Despite Reports of Decline, Baptist Response Team Intensifies Anti Ebola Campaign

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Even though there are reports of a decline in Ebola cases in Liberia, the Baptist Ebola Response Team, one of the many organizations creating awareness about the deadly virus, is not taking it lightly to warn people against complacency and to encourage them to observe all preventive measures.

Action by the religious Ebola team is in compliance with Government and partners’ advice for people not to celebrate because of the unfolding event, but to continuously apply all preventive measures in order to contain the disease.

At one occasion on Old Road yesterday, a Baptist clergyman, G. Larque Vaye, told his congregation that “this is a dangerous time for Ebola because it hides from the action taken against it.  It can mix up with other diseases to spread as it did in August and September.  Therefore, be careful and observe all of the advice health authorities give you.”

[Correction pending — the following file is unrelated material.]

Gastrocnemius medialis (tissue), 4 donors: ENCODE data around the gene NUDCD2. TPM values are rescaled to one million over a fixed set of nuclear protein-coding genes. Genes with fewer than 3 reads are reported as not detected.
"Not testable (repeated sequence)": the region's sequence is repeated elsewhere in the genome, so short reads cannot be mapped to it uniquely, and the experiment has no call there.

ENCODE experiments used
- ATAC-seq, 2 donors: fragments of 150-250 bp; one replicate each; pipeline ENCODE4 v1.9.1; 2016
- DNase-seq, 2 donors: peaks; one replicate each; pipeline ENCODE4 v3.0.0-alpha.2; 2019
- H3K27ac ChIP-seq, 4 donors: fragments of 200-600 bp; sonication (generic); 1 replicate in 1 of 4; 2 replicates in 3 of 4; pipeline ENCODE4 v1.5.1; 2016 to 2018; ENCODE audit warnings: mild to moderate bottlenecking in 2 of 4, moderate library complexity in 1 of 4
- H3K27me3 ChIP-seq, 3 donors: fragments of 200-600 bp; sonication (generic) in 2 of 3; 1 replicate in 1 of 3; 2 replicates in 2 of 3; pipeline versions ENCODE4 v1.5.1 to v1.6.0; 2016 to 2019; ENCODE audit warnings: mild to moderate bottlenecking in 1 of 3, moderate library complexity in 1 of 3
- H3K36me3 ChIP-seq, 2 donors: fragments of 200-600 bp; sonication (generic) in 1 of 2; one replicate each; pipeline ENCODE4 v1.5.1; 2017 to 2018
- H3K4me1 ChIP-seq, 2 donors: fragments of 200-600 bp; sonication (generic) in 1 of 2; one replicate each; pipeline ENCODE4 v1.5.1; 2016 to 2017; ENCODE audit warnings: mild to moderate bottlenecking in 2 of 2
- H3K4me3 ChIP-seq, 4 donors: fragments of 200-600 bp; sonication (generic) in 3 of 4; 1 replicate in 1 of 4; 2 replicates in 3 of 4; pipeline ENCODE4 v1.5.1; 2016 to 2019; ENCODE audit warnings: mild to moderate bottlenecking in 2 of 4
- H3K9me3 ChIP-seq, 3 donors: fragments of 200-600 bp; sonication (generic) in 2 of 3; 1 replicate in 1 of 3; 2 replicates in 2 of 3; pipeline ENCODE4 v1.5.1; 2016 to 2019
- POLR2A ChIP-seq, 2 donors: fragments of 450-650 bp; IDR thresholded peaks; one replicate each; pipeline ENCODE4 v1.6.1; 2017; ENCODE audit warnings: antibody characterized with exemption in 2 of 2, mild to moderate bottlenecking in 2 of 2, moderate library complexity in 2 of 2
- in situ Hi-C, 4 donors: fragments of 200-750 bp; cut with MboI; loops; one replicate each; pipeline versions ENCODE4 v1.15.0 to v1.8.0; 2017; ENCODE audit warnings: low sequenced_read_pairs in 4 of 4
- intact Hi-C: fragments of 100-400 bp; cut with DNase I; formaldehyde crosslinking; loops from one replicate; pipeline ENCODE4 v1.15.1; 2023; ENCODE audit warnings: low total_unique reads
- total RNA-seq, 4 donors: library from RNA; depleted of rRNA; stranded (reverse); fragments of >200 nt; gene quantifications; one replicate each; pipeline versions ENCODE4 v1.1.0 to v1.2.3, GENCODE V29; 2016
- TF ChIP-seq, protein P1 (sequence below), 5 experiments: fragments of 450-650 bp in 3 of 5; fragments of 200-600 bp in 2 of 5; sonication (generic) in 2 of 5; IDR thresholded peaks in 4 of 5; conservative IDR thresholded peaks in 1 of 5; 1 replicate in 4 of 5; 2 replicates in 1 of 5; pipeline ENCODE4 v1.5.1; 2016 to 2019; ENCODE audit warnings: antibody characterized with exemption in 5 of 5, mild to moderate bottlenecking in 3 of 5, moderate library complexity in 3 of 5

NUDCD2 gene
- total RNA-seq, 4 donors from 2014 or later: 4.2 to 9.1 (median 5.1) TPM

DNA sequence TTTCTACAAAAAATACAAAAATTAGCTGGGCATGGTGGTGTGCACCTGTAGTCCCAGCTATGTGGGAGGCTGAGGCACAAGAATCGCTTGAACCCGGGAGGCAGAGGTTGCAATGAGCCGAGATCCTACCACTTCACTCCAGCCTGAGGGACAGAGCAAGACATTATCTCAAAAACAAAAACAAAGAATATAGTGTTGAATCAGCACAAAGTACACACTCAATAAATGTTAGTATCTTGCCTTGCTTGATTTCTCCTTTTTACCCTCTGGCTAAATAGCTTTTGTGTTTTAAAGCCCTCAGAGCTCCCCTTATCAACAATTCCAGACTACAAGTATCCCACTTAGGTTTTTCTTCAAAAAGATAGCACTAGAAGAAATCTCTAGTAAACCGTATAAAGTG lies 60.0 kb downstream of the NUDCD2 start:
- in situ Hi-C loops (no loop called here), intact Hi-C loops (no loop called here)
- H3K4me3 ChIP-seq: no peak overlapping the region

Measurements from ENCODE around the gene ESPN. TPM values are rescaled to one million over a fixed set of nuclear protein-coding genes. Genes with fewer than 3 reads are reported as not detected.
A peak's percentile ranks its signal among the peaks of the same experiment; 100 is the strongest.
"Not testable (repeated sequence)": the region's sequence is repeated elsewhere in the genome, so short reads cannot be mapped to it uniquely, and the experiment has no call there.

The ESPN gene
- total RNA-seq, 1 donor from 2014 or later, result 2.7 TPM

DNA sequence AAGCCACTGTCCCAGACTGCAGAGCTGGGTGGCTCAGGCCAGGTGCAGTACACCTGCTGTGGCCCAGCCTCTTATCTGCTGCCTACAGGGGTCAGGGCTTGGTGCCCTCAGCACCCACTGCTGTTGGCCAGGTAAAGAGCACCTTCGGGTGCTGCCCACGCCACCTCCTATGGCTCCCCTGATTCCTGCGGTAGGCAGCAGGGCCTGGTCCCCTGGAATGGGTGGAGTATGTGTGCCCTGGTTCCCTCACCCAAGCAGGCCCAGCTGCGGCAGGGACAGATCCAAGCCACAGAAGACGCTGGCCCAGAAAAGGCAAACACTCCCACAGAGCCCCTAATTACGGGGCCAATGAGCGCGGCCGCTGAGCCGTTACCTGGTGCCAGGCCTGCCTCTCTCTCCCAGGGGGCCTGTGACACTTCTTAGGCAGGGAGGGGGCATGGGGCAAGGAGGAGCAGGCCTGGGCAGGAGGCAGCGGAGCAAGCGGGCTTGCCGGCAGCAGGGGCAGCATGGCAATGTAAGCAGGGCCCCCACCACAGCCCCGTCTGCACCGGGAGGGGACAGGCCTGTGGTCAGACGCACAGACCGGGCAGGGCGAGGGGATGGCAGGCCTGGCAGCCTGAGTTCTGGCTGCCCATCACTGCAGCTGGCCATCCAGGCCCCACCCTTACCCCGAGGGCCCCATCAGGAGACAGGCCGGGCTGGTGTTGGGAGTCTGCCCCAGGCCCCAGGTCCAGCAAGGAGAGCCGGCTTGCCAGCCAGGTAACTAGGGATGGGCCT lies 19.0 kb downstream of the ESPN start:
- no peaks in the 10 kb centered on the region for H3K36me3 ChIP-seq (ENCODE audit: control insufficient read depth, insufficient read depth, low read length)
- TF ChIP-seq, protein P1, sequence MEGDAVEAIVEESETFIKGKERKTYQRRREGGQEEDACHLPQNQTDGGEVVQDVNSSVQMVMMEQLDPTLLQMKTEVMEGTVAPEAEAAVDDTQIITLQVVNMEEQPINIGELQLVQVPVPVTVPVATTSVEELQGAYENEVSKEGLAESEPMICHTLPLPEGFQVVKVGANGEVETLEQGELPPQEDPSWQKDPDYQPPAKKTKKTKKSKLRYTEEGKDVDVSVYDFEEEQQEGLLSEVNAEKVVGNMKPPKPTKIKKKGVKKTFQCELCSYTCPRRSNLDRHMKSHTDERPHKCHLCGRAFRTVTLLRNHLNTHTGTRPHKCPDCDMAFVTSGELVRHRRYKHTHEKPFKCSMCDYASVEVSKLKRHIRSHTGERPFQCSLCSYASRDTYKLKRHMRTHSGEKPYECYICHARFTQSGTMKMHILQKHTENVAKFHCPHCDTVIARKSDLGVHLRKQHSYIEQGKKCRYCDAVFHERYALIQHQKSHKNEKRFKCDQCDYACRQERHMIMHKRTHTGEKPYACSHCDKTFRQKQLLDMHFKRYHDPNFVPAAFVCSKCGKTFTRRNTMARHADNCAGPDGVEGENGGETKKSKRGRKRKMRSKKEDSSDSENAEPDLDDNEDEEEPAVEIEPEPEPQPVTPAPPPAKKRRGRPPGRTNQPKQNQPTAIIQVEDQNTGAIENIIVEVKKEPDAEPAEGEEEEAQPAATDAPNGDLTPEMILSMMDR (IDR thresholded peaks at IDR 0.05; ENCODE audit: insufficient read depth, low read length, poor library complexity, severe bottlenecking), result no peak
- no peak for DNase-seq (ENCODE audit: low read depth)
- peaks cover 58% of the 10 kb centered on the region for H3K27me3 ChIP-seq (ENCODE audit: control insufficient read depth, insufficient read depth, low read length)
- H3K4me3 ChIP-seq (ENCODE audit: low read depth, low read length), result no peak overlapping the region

Giving a brief sermon from Exodus, Rev. Vaye explained the instruction given to the children of Israel by God to rub blood of slaughtered animals on their door posts to prevent the death angel from harming them.

In like manner, Rev. Vaye said, washing hands, avoiding contact with a sick or Ebola infected person, hugging, amongst others, constitute the   blood of animal on the door post that can prevent Ebola from killing people.

During the awareness campaign, over 70 persons converged in the edifice of the Bethlehem Baptist Church where they were informed about the history of Ebola, how it spreads and can be prevented.

The Information on Ebola was passed on to the parishioners comprising many old folks by a certified Liberian nurse and former Nimba County Representative, Edwin P. Gaye.

Other members of the team demonstrated hygiene techniques for first aid when a person falls sick or is suspected of Ebola.

The Baptist Ebola Response Team also provides chlorine, clorox and other disinfectants as well as food items.

Rev. Tuagar E. Whiengar, head of the relief department, told the Daily Observer that the money used to buy the supplies comes from partners in the United States.

He said the Baptist Mid Mission in the U.S. provided the unspecified amount to identify with members of the Baptist Church in times of calamity.

He disclosed that the team has targeted eight counties to visit with the message about Ebola and the relief items in line with the proposals they presented to their supporters.

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